Rain in July? Monsoonal moisture brings sweltering temperatures and brief downpours to Southern California

Mason Rose, 2, tries to beat the heat at the Orange County Fair in Costa Mesa, which runs through Aug. 11. Temperatures are expected to dip slightly into the weekend but will remain higher than average.
(Gary Coronado / Los Angeles Times)

While it may be a most unusual accessory for summer in Southern California, an umbrella just might come in handy Thursday.

Monsoonal moisture that rolled in from Mexico this week has brought muggy and warmer-than-normal conditions to the Southland. The trend is expected to continue Thursday with another interesting surprise: scattered showers and thunderstorms through much of the day.

“We might have a slight break, and then this afternoon and evening, we’ll see more showers — particularly in the mountains and interior portions,” said Bonnie Bartling, a weather specialist with the National Weather Service in Oxnard.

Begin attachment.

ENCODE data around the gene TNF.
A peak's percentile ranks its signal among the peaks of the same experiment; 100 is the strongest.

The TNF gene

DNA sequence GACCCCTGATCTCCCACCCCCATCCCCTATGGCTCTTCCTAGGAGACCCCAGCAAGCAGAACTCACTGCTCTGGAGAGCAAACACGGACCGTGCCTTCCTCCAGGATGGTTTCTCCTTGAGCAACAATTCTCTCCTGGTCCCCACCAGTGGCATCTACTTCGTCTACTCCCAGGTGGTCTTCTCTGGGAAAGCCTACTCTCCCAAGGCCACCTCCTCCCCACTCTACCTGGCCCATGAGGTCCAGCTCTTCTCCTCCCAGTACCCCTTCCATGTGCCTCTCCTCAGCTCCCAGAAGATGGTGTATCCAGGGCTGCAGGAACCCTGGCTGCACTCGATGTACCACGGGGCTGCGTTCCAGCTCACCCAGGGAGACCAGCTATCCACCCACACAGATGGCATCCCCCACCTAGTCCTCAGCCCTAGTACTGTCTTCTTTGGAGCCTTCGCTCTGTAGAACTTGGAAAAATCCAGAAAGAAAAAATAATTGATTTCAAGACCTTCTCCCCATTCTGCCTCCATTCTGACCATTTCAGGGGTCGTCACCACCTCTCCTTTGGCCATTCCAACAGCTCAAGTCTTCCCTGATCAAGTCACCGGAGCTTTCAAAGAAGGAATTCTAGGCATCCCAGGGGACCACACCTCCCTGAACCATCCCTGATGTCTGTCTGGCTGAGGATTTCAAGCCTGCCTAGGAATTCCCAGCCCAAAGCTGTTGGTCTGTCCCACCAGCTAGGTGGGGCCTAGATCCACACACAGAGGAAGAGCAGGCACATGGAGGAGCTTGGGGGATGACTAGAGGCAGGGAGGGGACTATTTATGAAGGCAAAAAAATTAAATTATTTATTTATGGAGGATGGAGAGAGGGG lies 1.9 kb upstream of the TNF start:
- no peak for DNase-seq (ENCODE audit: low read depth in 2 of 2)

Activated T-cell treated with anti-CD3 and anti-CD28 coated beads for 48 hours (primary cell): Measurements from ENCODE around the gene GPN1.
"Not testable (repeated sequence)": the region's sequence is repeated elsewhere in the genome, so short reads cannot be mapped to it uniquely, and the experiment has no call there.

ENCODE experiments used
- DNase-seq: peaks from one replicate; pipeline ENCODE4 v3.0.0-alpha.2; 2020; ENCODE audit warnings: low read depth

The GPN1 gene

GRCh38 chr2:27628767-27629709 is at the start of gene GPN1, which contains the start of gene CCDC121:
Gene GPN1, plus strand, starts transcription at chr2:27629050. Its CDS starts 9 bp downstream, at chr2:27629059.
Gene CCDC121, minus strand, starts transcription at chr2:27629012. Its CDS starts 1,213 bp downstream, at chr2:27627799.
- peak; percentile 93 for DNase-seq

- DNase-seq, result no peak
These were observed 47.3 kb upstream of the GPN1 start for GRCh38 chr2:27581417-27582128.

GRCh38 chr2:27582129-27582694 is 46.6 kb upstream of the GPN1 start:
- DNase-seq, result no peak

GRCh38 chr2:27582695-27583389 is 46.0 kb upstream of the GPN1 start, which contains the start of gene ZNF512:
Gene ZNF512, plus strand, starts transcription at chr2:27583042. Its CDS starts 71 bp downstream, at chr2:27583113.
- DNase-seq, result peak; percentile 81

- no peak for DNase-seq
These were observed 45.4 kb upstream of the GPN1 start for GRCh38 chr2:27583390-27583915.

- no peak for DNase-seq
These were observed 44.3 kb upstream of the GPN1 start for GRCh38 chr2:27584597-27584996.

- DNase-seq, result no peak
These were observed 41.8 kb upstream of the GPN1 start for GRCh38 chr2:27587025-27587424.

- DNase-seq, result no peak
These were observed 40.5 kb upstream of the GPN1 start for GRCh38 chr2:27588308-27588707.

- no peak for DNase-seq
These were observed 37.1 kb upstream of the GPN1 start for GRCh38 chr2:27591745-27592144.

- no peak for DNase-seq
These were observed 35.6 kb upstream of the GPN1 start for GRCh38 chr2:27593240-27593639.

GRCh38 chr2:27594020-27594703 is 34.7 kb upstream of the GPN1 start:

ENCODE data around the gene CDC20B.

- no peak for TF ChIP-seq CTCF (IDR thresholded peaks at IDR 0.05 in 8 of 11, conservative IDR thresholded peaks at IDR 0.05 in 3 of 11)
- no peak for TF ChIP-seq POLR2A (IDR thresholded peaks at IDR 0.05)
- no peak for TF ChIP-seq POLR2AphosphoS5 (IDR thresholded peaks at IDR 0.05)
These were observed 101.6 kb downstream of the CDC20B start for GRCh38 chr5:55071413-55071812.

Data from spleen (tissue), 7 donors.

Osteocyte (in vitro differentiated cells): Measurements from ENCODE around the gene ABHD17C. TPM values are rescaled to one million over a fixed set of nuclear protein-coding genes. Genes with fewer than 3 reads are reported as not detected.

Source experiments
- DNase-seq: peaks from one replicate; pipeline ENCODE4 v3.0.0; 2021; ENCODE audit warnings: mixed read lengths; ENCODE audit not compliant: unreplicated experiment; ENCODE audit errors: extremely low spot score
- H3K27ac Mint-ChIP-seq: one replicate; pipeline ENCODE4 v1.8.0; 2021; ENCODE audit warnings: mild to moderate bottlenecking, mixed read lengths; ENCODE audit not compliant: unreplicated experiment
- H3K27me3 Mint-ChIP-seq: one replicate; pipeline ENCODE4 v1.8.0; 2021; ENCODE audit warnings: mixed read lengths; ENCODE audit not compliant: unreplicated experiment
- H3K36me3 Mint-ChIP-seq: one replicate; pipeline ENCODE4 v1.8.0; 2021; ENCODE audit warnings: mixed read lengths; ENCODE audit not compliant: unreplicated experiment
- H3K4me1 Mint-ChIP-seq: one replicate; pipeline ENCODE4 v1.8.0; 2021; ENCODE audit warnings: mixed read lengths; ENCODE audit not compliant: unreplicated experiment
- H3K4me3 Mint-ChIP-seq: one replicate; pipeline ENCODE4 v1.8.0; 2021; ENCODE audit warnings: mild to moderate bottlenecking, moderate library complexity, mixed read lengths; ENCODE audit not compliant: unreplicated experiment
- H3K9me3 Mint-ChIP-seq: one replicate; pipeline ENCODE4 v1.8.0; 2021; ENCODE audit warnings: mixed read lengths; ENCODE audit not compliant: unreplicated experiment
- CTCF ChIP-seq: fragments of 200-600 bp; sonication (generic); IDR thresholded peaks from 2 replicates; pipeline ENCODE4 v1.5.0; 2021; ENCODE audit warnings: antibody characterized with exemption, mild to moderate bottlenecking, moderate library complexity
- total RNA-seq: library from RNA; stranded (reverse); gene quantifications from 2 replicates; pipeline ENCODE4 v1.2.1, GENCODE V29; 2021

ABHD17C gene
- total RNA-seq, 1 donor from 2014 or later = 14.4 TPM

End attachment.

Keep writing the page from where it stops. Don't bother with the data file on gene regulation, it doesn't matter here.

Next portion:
The weather service noted that developing thunderstorms likely will produce heavy rain, which could result in localized flooding.


This week’s heat wave, which peaked Wednesday, has brought record-breaking temperatures to some parts of Southern California.

Camarillo reached 91 degrees Wednesday, surpassing a record of 88 degrees set last year. In Santa Barbara, the mercury hit 84 degrees, nudging past a record of 82 degrees set in 2006. Long Beach matched a daily record of 99 degrees, set in 2006. On Thursday, Long Beach residents woke up to temperatures in the mid-70s and rain, according to the weather service.

Forecasters say Angelenos should prepare for another day of high temperatures, though it likely won’t be as hot as the previous day.

The mercury is expected to hit 90 degrees in downtown Los Angeles, 82 degrees in Long Beach and 92 in Burbank. Temperatures are expected to be even higher in more inland communities, according to the weather service.


A wave of high pressure expected to move into Southern California on Friday should push some of the monsoonal influence away and provide slight cooling along the coast, Bartling said.

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